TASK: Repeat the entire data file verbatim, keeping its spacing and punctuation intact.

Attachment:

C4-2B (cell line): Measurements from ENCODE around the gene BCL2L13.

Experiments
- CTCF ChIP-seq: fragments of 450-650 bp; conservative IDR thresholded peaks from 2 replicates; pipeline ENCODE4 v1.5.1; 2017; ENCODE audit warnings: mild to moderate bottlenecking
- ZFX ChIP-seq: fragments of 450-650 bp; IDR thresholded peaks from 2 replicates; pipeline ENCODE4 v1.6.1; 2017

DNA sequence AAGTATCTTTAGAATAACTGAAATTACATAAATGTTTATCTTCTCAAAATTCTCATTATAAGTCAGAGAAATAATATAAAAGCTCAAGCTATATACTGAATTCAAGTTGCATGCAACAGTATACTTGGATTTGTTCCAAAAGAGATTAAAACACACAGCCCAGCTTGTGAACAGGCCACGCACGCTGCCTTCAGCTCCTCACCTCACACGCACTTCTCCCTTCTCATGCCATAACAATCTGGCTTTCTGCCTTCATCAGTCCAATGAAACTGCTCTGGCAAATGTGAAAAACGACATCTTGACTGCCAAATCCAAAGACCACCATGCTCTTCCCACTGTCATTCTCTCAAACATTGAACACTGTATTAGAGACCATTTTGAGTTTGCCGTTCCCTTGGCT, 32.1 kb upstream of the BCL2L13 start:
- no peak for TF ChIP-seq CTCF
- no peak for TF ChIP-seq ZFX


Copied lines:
C4-2B (cell line): Measurements from ENCODE around the gene BCL2L13.

Experiments
- CTCF ChIP-seq: fragments of 450-650 bp; conservative IDR thresholded peaks from 2 replicates; pipeline ENCODE4 v1.5.1; 2017; ENCODE audit warnings: mild to moderate bottlenecking
- ZFX ChIP-seq: fragments of 450-650 bp; IDR thresholded peaks from 2 replicates; pipeline ENCODE4 v1.6.1; 2017

DNA sequence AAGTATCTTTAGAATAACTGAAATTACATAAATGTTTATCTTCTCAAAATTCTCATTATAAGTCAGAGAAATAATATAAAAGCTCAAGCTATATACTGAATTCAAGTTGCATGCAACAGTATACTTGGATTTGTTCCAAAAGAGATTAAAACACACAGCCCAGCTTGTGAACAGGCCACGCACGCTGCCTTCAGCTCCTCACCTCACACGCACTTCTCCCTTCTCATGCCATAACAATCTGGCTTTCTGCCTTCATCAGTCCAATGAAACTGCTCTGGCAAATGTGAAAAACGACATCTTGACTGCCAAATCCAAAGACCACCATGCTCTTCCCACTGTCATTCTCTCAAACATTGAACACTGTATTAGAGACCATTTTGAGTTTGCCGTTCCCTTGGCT, 32.1 kb upstream of the BCL2L13 start:
- no peak for TF ChIP-seq CTCF
- no peak for TF ChIP-seq ZFX